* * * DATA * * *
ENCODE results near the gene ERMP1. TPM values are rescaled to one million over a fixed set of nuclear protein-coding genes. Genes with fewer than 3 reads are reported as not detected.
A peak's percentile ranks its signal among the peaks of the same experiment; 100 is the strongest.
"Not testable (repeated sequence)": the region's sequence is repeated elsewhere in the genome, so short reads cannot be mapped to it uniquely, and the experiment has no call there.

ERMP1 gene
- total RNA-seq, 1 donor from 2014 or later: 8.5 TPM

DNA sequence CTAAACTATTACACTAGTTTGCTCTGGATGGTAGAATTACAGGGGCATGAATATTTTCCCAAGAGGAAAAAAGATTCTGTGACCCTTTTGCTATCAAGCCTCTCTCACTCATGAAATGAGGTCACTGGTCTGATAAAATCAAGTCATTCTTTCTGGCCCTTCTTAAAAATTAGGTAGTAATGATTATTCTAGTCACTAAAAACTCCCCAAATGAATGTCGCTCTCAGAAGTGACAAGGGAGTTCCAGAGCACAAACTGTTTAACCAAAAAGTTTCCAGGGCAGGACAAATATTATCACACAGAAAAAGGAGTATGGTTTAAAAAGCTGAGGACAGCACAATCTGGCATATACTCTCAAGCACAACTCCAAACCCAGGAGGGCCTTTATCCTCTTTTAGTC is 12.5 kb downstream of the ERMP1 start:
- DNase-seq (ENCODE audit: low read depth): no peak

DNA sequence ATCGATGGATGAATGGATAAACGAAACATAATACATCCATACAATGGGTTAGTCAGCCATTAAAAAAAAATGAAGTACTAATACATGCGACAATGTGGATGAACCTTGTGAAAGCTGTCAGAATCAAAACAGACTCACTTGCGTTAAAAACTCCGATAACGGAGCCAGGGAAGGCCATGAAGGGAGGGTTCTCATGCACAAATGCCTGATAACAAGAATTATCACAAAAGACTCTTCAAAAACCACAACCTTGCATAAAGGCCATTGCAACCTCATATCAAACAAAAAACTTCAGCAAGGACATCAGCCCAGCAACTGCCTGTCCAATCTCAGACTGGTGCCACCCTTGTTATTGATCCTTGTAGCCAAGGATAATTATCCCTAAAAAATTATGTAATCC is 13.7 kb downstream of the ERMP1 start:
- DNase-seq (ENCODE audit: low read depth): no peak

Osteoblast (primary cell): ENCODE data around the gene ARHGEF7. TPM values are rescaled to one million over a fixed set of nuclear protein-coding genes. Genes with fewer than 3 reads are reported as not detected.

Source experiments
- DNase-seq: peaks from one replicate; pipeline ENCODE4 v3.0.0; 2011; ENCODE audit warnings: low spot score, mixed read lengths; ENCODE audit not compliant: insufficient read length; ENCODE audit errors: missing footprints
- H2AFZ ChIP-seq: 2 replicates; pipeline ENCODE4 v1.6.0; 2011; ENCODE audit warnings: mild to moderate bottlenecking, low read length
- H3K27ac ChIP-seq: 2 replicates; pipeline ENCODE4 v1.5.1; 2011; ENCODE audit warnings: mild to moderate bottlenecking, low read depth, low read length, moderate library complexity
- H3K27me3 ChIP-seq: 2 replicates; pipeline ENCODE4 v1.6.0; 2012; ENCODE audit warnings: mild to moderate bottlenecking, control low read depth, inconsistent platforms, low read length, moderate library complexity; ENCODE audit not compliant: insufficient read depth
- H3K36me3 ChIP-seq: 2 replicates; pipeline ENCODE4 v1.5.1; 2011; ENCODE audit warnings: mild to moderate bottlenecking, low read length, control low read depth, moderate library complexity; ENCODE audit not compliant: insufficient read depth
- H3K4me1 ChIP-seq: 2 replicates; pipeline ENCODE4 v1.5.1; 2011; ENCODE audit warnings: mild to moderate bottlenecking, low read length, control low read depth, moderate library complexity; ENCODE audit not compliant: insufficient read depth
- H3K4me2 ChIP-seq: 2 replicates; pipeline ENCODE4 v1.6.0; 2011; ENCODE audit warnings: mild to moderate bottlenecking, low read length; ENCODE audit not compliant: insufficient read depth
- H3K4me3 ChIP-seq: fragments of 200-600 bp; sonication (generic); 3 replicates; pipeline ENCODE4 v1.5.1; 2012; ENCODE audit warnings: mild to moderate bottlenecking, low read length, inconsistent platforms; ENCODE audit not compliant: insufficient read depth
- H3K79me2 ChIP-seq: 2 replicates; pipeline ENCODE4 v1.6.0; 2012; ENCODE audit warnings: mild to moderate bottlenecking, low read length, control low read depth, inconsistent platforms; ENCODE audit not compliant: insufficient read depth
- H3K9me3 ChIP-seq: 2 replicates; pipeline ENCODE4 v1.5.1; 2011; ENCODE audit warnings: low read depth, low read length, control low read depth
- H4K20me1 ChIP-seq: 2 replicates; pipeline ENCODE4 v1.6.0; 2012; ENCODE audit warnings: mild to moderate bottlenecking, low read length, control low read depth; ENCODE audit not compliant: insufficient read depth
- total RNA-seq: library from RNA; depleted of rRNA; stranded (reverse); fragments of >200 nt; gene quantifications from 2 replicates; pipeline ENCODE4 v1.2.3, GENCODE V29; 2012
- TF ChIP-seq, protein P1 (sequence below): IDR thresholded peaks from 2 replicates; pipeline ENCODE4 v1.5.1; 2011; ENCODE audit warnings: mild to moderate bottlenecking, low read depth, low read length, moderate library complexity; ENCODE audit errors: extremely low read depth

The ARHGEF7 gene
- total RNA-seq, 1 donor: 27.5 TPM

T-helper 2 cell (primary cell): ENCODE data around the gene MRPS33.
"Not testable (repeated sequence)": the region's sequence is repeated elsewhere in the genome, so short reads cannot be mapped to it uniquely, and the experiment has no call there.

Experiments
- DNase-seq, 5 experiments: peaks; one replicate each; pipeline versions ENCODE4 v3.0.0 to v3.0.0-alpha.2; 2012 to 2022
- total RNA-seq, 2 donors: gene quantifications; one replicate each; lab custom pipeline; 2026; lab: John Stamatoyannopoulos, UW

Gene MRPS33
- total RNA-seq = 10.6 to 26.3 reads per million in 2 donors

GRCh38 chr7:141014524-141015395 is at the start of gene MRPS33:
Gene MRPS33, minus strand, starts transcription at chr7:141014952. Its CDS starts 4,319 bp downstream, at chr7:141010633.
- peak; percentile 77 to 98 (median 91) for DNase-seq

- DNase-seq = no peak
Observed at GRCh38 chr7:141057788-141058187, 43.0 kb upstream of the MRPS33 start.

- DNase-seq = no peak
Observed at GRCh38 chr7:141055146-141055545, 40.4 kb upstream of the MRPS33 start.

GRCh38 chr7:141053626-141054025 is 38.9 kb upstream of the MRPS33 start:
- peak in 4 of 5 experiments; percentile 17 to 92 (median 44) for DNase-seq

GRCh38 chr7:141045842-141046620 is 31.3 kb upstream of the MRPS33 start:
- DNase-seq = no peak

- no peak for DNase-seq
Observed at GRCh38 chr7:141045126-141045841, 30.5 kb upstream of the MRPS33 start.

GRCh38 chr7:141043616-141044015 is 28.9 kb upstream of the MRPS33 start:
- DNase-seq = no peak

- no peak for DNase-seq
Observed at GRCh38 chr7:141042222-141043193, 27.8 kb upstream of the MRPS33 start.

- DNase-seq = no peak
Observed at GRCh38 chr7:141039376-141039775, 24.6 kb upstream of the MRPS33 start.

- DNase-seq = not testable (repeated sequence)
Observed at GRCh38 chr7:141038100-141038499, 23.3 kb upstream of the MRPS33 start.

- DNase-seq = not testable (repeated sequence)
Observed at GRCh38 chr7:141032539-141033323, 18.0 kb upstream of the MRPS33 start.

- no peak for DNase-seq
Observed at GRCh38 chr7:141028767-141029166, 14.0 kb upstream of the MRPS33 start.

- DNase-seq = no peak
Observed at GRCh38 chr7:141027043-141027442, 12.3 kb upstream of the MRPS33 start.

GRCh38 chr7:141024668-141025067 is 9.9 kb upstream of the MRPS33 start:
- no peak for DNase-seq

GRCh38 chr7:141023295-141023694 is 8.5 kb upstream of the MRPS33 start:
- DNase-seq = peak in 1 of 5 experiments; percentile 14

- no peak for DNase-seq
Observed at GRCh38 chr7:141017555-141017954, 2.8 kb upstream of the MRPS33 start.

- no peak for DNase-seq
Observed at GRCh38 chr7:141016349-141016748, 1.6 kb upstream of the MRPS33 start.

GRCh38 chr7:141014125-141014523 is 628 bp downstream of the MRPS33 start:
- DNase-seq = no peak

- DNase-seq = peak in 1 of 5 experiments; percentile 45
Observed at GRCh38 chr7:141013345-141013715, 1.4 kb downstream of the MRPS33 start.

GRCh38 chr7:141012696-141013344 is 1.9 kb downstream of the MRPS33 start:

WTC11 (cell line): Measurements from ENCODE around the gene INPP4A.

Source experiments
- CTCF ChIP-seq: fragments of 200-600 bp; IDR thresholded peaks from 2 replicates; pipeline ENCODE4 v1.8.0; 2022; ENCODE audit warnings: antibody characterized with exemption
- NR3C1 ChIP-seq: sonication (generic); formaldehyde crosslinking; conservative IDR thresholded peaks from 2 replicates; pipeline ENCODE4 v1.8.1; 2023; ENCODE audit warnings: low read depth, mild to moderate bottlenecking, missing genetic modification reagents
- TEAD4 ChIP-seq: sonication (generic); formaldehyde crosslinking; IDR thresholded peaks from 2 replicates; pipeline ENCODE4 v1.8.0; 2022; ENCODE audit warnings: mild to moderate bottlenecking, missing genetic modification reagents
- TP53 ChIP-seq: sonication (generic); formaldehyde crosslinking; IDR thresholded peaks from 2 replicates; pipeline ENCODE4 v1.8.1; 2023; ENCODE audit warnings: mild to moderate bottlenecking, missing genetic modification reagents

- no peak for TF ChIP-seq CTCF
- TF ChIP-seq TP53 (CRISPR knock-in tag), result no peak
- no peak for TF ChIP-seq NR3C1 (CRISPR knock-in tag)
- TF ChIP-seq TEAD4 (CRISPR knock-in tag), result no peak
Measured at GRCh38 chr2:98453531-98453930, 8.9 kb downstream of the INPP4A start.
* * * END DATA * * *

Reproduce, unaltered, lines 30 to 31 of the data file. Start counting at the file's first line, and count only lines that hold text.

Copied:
- DNase-seq, 5 experiments: peaks; one replicate each; pipeline versions ENCODE4 v3.0.0 to v3.0.0-alpha.2; 2012 to 2022
- total RNA-seq, 2 donors: gene quantifications; one replicate each; lab custom pipeline; 2026; lab: John Stamatoyannopoulos, UW